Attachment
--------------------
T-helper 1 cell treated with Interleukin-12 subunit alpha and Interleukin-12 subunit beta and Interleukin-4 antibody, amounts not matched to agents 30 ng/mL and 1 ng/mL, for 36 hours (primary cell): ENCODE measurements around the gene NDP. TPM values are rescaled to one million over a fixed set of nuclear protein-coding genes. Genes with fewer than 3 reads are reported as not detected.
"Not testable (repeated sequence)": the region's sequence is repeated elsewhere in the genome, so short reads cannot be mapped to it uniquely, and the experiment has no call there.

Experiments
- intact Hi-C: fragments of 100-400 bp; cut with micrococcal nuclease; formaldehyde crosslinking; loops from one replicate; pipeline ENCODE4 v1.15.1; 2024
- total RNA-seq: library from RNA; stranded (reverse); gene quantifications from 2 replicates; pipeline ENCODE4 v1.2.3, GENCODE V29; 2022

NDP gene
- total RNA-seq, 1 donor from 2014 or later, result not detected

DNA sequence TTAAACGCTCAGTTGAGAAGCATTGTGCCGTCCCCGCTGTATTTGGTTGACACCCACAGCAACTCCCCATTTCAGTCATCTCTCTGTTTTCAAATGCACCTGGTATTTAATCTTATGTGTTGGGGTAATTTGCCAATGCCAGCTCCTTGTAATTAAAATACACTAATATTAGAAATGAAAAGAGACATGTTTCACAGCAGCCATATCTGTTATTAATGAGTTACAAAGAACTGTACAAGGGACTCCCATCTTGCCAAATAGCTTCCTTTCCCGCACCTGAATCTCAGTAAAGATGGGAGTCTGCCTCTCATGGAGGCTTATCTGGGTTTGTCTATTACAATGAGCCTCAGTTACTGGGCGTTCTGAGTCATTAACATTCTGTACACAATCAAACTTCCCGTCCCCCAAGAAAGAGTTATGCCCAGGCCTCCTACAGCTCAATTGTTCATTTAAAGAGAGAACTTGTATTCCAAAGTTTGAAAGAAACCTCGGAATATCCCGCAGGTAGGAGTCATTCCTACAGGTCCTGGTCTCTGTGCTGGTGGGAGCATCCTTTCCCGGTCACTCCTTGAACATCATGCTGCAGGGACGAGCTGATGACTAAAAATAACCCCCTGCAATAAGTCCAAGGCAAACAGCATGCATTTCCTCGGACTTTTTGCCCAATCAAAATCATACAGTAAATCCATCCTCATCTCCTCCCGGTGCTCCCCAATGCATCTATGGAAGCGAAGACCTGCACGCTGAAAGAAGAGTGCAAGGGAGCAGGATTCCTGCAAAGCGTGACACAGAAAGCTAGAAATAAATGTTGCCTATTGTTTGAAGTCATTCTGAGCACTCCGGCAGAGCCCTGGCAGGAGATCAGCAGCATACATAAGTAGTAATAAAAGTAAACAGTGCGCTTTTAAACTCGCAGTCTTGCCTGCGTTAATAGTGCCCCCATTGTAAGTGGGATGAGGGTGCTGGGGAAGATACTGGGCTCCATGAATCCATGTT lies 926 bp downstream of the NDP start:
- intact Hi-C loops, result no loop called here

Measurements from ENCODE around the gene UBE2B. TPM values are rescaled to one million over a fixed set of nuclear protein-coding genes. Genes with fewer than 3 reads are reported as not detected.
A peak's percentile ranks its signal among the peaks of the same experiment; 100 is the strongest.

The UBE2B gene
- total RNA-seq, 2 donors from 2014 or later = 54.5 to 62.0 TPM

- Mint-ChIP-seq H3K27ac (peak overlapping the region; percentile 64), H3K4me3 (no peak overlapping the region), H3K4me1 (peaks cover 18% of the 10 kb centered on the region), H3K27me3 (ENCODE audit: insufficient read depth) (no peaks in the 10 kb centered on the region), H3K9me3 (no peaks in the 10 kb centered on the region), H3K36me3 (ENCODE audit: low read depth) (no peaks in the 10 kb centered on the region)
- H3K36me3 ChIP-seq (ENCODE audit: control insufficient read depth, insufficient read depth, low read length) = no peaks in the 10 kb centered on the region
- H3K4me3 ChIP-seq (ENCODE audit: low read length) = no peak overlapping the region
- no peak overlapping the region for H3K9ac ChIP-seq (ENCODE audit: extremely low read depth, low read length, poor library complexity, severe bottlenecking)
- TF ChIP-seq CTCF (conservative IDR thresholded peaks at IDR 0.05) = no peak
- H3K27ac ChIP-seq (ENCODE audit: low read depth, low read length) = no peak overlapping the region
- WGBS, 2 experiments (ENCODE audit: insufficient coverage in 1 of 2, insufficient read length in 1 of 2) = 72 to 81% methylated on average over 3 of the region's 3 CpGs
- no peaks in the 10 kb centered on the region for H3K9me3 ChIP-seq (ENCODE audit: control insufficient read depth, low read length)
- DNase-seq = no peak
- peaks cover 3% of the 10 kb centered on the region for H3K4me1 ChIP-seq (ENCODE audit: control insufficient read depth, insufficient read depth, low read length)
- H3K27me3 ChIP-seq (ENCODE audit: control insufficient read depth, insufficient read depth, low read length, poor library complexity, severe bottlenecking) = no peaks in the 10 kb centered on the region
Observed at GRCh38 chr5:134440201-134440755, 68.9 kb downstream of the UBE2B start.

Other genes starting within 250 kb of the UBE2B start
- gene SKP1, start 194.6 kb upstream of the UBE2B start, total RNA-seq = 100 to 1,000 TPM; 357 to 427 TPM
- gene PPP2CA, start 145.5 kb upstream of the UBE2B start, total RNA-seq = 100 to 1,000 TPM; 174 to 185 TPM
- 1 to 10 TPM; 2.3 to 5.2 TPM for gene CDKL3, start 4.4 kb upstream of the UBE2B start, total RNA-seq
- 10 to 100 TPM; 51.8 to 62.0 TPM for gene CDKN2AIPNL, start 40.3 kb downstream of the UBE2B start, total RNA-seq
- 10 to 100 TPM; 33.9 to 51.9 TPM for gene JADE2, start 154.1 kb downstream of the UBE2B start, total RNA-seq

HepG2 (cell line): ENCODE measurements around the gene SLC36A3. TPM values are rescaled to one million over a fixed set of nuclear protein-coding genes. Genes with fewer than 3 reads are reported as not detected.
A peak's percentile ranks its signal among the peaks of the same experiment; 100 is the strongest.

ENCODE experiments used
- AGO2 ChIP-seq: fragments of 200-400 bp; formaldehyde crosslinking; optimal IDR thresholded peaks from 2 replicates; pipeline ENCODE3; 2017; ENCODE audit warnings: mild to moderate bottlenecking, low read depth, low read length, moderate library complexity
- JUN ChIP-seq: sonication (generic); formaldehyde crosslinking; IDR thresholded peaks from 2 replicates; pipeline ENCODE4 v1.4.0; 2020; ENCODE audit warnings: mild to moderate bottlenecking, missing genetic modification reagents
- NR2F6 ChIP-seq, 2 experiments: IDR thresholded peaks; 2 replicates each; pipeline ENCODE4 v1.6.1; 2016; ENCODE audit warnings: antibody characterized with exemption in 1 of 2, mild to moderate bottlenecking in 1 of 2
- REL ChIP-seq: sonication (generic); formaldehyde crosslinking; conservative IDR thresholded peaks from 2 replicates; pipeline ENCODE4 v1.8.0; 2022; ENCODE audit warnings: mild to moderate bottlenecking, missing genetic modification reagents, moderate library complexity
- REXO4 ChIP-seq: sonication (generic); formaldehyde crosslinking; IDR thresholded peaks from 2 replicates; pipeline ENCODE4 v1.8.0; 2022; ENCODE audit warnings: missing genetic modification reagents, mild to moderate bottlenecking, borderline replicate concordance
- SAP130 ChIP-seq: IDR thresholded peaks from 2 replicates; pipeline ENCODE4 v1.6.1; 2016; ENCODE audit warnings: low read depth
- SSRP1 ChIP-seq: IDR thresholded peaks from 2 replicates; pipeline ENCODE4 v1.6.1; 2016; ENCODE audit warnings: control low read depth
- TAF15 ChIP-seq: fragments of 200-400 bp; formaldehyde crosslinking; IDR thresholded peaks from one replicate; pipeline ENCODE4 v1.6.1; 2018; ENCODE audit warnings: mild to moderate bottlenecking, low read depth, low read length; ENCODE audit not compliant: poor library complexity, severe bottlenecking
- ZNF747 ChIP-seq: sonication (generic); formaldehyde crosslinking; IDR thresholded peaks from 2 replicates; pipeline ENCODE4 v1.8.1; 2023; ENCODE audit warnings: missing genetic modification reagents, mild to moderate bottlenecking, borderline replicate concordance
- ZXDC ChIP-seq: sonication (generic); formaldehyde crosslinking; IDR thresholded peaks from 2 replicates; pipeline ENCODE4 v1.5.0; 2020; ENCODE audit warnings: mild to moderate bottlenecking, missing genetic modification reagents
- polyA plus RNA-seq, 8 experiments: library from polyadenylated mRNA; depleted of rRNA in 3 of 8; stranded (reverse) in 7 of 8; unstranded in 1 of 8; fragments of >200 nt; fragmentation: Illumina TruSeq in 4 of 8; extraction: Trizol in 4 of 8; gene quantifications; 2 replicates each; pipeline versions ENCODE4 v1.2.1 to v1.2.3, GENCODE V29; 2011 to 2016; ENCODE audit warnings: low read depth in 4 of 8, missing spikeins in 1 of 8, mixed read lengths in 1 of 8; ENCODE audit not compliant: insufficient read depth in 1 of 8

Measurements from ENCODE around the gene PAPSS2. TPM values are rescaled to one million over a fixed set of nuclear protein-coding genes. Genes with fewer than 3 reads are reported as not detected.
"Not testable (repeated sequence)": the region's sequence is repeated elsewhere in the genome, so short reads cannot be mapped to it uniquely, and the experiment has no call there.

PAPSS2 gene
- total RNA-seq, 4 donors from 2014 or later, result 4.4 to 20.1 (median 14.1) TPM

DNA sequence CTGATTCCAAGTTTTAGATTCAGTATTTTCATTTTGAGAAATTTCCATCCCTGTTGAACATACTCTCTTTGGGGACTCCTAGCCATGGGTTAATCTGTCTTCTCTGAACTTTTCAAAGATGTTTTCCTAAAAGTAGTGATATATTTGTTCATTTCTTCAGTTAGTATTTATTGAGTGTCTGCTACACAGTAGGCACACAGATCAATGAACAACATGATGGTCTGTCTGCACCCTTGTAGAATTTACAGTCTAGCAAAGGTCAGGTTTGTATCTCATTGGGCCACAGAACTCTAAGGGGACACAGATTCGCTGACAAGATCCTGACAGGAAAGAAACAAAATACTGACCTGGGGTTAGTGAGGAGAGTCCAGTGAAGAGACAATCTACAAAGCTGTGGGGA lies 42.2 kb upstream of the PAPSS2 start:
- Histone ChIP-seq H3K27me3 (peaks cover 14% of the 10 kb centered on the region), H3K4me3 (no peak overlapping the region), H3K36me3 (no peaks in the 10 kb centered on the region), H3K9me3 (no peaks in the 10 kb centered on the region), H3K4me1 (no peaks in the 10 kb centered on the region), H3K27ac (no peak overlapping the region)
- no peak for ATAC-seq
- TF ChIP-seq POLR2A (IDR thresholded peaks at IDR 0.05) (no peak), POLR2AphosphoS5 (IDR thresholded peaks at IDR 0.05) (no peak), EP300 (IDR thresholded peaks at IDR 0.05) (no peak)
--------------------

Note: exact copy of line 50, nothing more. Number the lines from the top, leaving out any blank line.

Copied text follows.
DNA sequence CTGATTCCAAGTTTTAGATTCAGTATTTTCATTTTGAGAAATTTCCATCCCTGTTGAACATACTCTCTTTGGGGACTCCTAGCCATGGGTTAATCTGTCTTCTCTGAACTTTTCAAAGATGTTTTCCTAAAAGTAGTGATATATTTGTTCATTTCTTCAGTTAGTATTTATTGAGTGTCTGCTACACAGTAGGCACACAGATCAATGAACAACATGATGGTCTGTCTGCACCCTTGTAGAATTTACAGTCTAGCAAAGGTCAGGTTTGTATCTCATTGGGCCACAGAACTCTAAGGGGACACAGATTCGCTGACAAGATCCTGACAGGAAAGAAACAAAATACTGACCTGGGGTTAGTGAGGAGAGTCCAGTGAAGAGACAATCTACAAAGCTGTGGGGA lies 42.2 kb upstream of the PAPSS2 start: